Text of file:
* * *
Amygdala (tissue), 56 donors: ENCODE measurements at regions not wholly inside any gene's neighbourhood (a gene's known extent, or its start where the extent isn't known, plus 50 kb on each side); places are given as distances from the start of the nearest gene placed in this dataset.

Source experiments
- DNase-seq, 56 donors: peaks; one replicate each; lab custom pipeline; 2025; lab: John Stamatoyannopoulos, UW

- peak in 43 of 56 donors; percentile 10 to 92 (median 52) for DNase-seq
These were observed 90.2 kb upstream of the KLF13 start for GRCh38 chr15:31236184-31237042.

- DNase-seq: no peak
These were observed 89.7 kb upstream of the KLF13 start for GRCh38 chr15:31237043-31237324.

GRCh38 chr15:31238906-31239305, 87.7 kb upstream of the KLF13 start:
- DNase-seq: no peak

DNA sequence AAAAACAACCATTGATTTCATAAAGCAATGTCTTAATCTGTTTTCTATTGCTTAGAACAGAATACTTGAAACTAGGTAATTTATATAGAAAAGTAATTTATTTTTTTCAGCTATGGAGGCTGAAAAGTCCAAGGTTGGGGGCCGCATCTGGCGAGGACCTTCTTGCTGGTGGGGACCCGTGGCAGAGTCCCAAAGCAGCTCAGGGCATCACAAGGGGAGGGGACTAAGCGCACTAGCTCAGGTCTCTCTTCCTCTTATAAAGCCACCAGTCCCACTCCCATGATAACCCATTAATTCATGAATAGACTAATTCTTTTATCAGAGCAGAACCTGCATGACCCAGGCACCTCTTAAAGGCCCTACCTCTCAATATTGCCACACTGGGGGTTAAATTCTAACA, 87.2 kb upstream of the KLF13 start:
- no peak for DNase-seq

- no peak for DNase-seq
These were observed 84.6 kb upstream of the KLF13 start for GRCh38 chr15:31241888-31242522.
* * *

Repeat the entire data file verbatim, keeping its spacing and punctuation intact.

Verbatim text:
Amygdala (tissue), 56 donors: ENCODE measurements at regions not wholly inside any gene's neighbourhood (a gene's known extent, or its start where the extent isn't known, plus 50 kb on each side); places are given as distances from the start of the nearest gene placed in this dataset.

Source experiments
- DNase-seq, 56 donors: peaks; one replicate each; lab custom pipeline; 2025; lab: John Stamatoyannopoulos, UW

- peak in 43 of 56 donors; percentile 10 to 92 (median 52) for DNase-seq
These were observed 90.2 kb upstream of the KLF13 start for GRCh38 chr15:31236184-31237042.

- DNase-seq: no peak
These were observed 89.7 kb upstream of the KLF13 start for GRCh38 chr15:31237043-31237324.

GRCh38 chr15:31238906-31239305, 87.7 kb upstream of the KLF13 start:
- DNase-seq: no peak

DNA sequence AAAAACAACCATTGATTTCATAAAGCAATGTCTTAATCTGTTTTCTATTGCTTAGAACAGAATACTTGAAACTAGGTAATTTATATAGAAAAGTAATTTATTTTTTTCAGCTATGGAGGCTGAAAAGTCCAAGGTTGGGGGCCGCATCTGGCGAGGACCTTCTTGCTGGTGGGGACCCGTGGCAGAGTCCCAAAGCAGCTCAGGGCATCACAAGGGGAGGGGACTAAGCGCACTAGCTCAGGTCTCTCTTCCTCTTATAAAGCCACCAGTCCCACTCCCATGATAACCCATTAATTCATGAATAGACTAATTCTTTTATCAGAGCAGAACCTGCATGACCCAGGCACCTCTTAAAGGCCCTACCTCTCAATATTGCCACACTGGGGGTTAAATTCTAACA, 87.2 kb upstream of the KLF13 start:
- no peak for DNase-seq

- no peak for DNase-seq
These were observed 84.6 kb upstream of the KLF13 start for GRCh38 chr15:31241888-31242522.